Woods

When used for back and sides on a guitar, mahogany has relatively high velocity of sound, which contributes much overtone coloration. Mahogany guitars sound more wood-like. The harder, denser examples of these woods can take also on the characteristics of the rosewoods. Mahogany back and sides tends to emphasize the bass and the treble. Mahogany necks help to create a warmer, more “woody” tonal range. The same holds true when mahogany is used as bridge material.

One of the most common materials, its high stiffness combined with the lightweight characteristics of most softwoods, makes it a natural for high velocity of sound. A strong fundamental-to-overtone ratio gives Sitka spruce a powerful direct tone capable of retaining its clarity when played forcefully. This makes Sitka an excellent choice for top wood for players whose style demands a wide dynamic response and a robust, meaty tone.
North American solid Engelmann Spruce is a beautiful rich, creamy soundboard wood. Spruce enhances volume and has clear high-end articulation. Engelmann adds a brilliant complex overtone structure. Widely regarded as the best top a guitar can get and used on our award winning 400 Series.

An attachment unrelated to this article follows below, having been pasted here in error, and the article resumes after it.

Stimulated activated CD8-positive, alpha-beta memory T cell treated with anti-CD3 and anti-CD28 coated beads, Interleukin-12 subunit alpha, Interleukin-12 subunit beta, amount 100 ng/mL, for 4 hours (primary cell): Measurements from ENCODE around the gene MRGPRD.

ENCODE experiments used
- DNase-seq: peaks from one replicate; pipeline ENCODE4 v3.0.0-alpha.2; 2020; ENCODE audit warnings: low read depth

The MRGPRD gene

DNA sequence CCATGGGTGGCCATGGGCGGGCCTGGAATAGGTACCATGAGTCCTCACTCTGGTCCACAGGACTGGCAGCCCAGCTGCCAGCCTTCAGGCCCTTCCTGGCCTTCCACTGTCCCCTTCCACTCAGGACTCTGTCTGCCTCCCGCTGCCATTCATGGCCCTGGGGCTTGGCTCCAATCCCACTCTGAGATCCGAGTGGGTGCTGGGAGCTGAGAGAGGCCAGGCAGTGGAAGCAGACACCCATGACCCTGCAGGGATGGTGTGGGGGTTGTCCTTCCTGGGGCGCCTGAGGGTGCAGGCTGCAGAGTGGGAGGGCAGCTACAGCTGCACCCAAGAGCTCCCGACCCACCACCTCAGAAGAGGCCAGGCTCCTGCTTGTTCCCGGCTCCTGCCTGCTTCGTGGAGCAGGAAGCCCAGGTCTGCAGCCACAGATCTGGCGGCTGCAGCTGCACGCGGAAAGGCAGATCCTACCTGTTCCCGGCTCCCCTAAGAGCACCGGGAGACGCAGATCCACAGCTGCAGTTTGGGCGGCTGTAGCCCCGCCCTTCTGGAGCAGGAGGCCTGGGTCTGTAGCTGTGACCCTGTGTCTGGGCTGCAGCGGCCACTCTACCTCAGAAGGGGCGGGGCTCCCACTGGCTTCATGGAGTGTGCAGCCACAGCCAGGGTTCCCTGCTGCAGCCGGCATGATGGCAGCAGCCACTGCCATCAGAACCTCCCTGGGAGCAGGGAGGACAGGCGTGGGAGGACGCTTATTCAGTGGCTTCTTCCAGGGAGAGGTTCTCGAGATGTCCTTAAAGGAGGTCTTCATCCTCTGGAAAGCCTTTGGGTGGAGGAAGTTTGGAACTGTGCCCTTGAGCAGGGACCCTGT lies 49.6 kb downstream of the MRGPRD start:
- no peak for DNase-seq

Cedar has a darker colouration to spruce and can have a reddish tint. This wood is highly responsive to light playing and finger styles, responding with volume to a softer attack, for this reason it is most commonly found in guitars with smaller bodies, classical guitars and folk guitars. Cedar is most notable for its response to open and lowered tunings.
Maple, as a result of its greater weight and lower sound velocity, can be downright flat sounding, a blessing in disguise when a guitar is amplified at high sound pressure levels. This is why maple is the wood of choice for electric guitar tops. Maple necks can impart a bright ‘poppy’ tone that can do much to reinforce the top end of a large-bodied guitar
Indian Rosewood can be found on our 400 & 500 Series Back and Sides. It is known for high sound velocity and broad range of overtones, strength and complexity in the bottom end and an overall darkness of tone in the rest of the range. Strong mids and highs also contribute a richness of tone to the upper registers. Indian rosewood has a thicker, more midrange overall coloration.
Ebony, the material found on the fingerboards and bridges of our highly acclaimed 500 Series, has the lowest velocity of sound of all the woods commonly used and has definite damping characteristics. While not a problem for large-bodied guitars made of red spruce or Brazilian rosewood, it may be something to consider when designing smaller guitars, particularly those using less resonant tonewoods for tops and backs.